Strangers can also be found all over the county, another nice feature from Grand Theft Auto IV, who are indicated by a purple question mark on the map. Not holding your hand too much, a purple circle will appear on your map, which gives you a general area of your objective which allows some exploration.
Dynamic events, on the other hand, are something completely new and won't be found in GTA. So when riding around on your horse through what would seem a boring landscape, a civilian will appear round the corner who is being harassed by highway bandits. You will be encountered with a choice; help them or stand by and watch the bandits do their thing. The latter obviously, well depending on your personal outlook, will reduce your honour level somewhat.
Adding to the game's spontaneity, wanted posters will appear regularly highlighting individuals for you to go kill or round up with your lasso. The term, “Wanted dead or alive” applies here and the player will receive more honour points and dollars for the criminal being brought back hog tied to the back of your horse, as opposed to bringing back evidence of their death.
Given that you will be faced with this wealth of mission available, it's hard to see how you won't be spending a long time in the Wild West.
All this without even mentioning the multiplayer. When you first go online, you're dropped into a free roam environment. Just like your single player escapades, you can do pretty much what you want and go catch criminals or partake in missions solo or along with friends or new people you'll meet on your free roam server. You can set up a 'mob' and be good and help the country, or go rogue and hijack any unfortunate by passer. There are also several game modes to play such as gang showdowns which translate to team death-matches after a shootout, or a 'gold rush' where everyone competes individually to capture as much gold as possible. Neither of these modes seem to be weak and should keep people's interests high, with downloadable content bound to boost this appeal further in the near future.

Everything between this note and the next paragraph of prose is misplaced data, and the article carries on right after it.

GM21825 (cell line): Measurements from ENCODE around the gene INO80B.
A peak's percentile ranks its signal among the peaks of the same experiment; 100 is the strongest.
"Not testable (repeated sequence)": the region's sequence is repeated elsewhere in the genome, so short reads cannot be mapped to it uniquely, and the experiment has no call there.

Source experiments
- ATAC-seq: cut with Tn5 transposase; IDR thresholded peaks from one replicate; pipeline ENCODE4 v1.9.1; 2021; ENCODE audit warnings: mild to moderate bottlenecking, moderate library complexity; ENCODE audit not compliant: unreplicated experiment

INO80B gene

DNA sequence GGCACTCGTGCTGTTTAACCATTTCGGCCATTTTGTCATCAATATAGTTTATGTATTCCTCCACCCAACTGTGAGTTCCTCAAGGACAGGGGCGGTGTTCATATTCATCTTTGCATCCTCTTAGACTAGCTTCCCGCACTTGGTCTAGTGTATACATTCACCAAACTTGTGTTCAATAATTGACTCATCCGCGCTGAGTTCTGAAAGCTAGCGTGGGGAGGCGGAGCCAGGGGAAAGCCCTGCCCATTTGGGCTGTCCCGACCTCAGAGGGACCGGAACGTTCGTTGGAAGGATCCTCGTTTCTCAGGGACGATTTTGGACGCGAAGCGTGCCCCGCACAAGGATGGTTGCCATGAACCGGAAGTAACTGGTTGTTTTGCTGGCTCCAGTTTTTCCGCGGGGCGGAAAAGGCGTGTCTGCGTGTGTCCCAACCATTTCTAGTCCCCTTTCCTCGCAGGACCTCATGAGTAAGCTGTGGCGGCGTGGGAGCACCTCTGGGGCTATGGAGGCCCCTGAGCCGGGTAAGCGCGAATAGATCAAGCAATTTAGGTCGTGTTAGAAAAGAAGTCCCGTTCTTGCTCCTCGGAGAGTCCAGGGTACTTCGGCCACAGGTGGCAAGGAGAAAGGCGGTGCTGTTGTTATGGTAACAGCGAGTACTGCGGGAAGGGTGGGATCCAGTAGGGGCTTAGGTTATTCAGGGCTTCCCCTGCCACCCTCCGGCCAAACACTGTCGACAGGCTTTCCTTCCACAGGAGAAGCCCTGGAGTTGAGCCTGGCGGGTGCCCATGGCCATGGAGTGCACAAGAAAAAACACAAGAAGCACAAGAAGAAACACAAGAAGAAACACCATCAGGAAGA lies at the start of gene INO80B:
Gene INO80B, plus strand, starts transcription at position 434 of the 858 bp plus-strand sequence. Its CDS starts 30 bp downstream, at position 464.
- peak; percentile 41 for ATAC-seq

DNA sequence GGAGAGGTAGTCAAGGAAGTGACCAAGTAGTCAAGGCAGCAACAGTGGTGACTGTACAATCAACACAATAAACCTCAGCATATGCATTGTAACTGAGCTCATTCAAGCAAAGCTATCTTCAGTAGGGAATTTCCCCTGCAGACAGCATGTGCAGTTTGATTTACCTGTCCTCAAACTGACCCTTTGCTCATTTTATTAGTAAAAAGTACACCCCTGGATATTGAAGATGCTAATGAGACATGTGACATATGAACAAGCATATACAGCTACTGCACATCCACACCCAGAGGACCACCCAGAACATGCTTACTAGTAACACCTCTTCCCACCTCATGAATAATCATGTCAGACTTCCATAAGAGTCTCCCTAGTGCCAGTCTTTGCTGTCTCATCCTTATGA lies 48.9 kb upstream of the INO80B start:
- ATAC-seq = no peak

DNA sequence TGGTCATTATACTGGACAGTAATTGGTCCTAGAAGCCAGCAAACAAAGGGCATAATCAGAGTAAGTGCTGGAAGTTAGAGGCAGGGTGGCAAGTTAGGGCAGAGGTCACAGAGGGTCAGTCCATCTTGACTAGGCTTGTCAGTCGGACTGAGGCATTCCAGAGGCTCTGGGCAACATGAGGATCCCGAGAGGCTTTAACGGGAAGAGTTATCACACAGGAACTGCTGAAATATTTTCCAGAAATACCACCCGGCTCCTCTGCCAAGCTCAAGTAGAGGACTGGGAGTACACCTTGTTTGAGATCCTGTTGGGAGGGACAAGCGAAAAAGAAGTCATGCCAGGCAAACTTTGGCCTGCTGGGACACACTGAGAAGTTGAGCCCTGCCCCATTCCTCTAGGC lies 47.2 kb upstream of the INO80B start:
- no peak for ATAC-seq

This game will put the joy back into gaming for many people, and see them through the inevitable summer drought. The fact that you are a cowboy will sell this game instantly to many, but it must be purchased with an open mind and not simply though of as a quick GTA knock off. Following in its predecessors footsteps however, Red Dead Redemption is damn near perfect. The world in which you will be hog-tied into makes you never want to leave and with a multitude of things to do, it'll be unlikely that you ever will, at least for some time.
- You are a cowboy
- A truly impressive world
- The best cowboy game out there
- Horses are a bit reluctant
Red Dead Redemption PS3 Review
What many gamers will think, and want, to be simply a Grand Theft Auto with horses will be greatly surprised but not dissapointed. What Rockstar have been known for for so long is ever present here; massively open and unqiue landscape, compelling story, solid mechanics and excellent graphics. Finding faults with this excellent title would prove to be nothing more than a 'nit-picking' exercise as it is pretty much the perfect game. This is a game that is guaranteed to be faithful and one that you must, and will, see right through to the end.